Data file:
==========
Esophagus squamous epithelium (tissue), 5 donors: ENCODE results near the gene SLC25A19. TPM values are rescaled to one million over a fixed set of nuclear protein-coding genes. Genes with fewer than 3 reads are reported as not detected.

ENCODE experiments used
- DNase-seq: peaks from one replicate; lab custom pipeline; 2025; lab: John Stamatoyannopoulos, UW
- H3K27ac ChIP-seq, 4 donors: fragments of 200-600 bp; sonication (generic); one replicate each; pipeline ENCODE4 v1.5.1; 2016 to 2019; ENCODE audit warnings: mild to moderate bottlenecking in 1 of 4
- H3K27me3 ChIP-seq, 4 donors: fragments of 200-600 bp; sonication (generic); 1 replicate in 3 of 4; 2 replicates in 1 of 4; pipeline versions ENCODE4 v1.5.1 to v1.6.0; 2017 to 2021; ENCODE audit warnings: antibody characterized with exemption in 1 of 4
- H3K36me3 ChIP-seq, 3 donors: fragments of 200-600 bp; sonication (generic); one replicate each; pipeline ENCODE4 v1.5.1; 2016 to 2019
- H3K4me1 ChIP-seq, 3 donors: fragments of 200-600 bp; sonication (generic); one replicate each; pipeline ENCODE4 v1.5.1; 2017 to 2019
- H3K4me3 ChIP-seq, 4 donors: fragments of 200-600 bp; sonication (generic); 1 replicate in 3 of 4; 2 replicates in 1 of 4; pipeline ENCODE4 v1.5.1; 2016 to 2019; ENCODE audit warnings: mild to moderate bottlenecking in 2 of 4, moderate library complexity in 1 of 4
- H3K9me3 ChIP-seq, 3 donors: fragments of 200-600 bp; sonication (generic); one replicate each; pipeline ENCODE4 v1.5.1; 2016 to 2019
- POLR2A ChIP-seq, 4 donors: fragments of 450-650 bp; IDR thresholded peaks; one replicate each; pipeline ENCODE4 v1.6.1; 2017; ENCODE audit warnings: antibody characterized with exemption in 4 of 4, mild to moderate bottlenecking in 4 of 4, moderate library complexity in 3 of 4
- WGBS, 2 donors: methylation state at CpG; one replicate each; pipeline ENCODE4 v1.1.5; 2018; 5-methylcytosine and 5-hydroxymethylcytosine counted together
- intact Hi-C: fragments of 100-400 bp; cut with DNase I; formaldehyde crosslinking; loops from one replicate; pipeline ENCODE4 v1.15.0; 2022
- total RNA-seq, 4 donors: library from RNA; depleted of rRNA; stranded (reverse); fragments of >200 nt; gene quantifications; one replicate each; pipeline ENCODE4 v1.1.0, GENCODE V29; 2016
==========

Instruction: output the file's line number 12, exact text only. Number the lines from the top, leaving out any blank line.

- intact Hi-C: fragments of 100-400 bp; cut with DNase I; formaldehyde crosslinking; loops from one replicate; pipeline ENCODE4 v1.15.0; 2022